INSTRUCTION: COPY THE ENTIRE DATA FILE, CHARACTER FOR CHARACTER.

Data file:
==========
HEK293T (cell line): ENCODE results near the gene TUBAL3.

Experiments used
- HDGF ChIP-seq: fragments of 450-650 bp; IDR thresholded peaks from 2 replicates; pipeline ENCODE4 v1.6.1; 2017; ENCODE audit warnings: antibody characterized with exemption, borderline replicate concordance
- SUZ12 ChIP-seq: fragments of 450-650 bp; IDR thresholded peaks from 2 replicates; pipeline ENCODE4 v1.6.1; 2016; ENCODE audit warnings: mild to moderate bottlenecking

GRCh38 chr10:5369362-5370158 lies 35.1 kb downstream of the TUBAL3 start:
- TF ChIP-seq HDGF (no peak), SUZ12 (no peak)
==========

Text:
HEK293T (cell line): ENCODE results near the gene TUBAL3.

Experiments used
- HDGF ChIP-seq: fragments of 450-650 bp; IDR thresholded peaks from 2 replicates; pipeline ENCODE4 v1.6.1; 2017; ENCODE audit warnings: antibody characterized with exemption, borderline replicate concordance
- SUZ12 ChIP-seq: fragments of 450-650 bp; IDR thresholded peaks from 2 replicates; pipeline ENCODE4 v1.6.1; 2016; ENCODE audit warnings: mild to moderate bottlenecking

GRCh38 chr10:5369362-5370158 lies 35.1 kb downstream of the TUBAL3 start:
- TF ChIP-seq HDGF (no peak), SUZ12 (no peak)